Step into Tim Decker’s Wauwatosa home and you instantly get how much animation’s cheery colors and grin-inducing characters mean to the artist and his life.
The candy-hued walls are covered with Decker’s own work from two-plus decades in high-profile animation — a 6 ft. grinning giraffe, a sketch of Marge Simpson, another of one of The Chipmunks brothers — plus the work of his mentors as that career took shape.
It’s an exuberance Decker has embraced since early childhood, when he applied the brightest shades to every object he drew.
“All of my teachers said, ‘If Timmy wasn’t drawing cartoons, he’d be an A student,’” Decker recalls with a chuckle. “But it was something inside me that had to come out.”
Decker’s love for art intensified when he was a preteen. Both of his sisters divorced and Decker frequently babysat their children. To pass the time, he invented a game called “Scribble Time with Uncle Tim.” He demonstrates, letting me cut loose with a Sharpie and then transforming the hodgepodge into a charmingly goofy dog in 60 seconds flat. “We’d do this all day, all night,” Decker recalls. “It really helped me as an artist, because I was open to more drawing — and I had to come up with something on the spot.”
Shortly after Decker graduated from high school, he and his parents moved from Illinois to Colorado. With his son bent on attending art school, Decker’s dad took him Rocky Mountain College of Art + Design where the boy met the school’s founder, Philip J. Steele. Though Steele was a devotee of a classical, academic method of painting and drawing — little room for animation there — he immediately recognized his new student’s talent and spark.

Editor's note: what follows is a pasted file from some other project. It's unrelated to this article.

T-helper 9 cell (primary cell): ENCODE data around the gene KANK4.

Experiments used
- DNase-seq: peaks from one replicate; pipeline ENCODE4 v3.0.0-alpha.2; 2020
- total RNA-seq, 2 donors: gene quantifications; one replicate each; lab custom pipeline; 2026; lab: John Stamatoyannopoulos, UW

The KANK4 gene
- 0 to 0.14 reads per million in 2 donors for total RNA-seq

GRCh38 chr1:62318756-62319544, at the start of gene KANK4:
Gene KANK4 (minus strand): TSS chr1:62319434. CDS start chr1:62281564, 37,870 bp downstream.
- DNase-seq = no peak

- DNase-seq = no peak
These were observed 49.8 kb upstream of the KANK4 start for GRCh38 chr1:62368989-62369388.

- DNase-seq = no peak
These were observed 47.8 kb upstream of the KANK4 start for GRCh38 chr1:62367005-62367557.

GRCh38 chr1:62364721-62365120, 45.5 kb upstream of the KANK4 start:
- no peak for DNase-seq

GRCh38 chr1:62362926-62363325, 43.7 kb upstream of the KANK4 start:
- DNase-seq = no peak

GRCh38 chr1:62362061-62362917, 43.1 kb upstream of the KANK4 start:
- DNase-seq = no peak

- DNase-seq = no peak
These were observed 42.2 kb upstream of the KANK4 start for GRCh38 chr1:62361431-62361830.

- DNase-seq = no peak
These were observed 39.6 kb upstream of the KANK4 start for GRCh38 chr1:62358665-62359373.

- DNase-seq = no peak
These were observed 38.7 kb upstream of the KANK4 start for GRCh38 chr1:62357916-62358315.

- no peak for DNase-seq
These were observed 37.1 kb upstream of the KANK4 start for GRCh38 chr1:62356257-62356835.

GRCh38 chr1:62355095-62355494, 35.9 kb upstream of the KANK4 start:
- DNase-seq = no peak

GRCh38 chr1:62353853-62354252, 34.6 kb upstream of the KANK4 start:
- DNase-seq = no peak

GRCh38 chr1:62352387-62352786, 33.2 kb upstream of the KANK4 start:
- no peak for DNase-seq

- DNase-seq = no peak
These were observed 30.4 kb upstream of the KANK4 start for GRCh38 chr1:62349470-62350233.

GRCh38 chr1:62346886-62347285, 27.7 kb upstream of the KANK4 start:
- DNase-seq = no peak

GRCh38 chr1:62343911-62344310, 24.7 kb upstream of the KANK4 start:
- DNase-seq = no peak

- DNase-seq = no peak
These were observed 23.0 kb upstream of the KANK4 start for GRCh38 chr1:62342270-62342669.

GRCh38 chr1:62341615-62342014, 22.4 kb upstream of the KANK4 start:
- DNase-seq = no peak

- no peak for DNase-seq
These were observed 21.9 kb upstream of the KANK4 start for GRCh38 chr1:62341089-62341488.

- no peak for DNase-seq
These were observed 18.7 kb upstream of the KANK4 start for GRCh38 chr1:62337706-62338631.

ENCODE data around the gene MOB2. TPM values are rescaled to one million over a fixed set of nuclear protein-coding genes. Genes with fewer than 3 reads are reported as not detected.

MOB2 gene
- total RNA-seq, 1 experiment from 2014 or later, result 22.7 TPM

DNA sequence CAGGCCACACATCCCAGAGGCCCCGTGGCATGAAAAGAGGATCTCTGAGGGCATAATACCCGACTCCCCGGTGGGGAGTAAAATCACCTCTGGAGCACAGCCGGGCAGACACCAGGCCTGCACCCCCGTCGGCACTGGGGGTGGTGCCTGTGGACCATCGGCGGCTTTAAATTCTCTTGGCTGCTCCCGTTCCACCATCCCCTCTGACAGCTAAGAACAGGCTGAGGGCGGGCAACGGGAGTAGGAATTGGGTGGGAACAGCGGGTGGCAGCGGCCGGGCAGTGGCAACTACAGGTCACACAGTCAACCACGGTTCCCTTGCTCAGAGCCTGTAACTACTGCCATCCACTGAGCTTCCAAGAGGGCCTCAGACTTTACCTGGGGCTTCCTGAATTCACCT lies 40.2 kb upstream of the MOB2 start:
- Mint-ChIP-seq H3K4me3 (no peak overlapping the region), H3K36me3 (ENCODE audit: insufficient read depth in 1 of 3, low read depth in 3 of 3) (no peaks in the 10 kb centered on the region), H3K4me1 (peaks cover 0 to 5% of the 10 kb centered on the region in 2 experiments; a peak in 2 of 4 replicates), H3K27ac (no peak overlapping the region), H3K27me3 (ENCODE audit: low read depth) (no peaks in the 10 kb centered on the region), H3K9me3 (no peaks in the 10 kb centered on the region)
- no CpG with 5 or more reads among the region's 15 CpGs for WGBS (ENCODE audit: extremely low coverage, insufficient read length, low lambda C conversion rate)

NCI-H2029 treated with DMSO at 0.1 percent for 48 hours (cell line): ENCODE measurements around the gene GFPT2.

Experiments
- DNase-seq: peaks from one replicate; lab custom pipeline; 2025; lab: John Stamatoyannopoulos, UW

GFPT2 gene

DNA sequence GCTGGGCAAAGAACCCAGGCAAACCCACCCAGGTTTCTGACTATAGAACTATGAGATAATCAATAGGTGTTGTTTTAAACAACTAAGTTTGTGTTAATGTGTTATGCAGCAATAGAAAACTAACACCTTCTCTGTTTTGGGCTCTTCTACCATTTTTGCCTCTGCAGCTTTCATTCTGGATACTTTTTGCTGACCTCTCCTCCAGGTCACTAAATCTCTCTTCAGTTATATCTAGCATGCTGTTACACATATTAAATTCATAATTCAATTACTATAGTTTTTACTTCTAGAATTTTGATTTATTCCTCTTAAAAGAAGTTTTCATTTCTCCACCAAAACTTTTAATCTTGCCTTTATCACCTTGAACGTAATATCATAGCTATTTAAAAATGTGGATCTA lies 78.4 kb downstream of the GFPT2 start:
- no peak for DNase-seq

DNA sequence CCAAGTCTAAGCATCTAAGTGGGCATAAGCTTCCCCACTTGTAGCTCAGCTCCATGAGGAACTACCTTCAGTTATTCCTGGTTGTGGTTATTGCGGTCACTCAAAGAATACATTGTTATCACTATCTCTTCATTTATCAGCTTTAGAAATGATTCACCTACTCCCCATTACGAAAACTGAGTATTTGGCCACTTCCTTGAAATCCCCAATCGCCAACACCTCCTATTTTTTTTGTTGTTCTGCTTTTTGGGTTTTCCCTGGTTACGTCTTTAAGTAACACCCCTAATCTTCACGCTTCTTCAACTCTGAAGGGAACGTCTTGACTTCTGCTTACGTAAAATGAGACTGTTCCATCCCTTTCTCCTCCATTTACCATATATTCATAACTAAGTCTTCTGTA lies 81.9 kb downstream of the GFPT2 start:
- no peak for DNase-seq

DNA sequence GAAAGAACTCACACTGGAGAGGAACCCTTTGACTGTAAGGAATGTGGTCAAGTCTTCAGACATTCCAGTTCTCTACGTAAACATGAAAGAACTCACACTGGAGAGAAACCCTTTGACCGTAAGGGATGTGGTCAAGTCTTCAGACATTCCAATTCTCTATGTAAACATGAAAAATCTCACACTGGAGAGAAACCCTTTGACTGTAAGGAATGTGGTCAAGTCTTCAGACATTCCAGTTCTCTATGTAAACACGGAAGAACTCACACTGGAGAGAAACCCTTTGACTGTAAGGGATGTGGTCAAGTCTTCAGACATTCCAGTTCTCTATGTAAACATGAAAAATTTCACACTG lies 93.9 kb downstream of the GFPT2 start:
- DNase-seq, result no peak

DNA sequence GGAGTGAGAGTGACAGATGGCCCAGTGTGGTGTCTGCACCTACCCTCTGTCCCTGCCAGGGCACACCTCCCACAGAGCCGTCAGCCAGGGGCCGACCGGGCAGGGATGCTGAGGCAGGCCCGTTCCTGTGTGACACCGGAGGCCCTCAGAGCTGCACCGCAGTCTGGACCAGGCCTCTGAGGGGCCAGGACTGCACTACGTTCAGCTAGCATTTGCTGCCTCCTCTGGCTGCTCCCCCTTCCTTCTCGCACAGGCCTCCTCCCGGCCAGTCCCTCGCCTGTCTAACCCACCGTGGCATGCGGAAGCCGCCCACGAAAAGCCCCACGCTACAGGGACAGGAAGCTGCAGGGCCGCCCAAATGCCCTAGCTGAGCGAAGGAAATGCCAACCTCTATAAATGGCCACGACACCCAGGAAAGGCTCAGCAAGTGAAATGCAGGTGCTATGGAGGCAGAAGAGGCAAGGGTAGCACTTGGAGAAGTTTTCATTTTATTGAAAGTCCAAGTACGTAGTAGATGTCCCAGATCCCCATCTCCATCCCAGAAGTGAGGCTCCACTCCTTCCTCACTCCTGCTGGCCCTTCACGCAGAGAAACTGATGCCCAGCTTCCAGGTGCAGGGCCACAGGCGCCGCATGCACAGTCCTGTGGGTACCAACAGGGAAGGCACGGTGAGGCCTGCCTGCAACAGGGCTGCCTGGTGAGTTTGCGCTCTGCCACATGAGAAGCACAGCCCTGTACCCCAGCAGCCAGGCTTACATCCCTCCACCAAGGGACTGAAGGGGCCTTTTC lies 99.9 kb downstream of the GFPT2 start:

“He was a wonderful man,” Decker recalls. “He was a great artist — and he told me, ‘You’re an artist, kid! You got style. You got a style, and that doesn’t come very often. Not too many kids have style.’”
His instructors didn’t share the opinion. “I’d be in my class and I’d go, ‘I’ve got style!’ and [the instructors were] like, ‘Shut up, freshman! If I see another cartoon out of you, you’re going to be failing,’” Decker laughs. “And I’m like, ‘Don’t talk like that — Phil says I have style.’”
Decker also had a penchant for the freedoms and vices of college life, quickly running out of money and the will to adhere to the rigors of a scholastic schedule. Faced with a workaday existence, he sent an inquiry letter to American Animation Institute in Hollywood, which seemed a closer step toward his dream career at Disney. And then the circus came to town. Literally.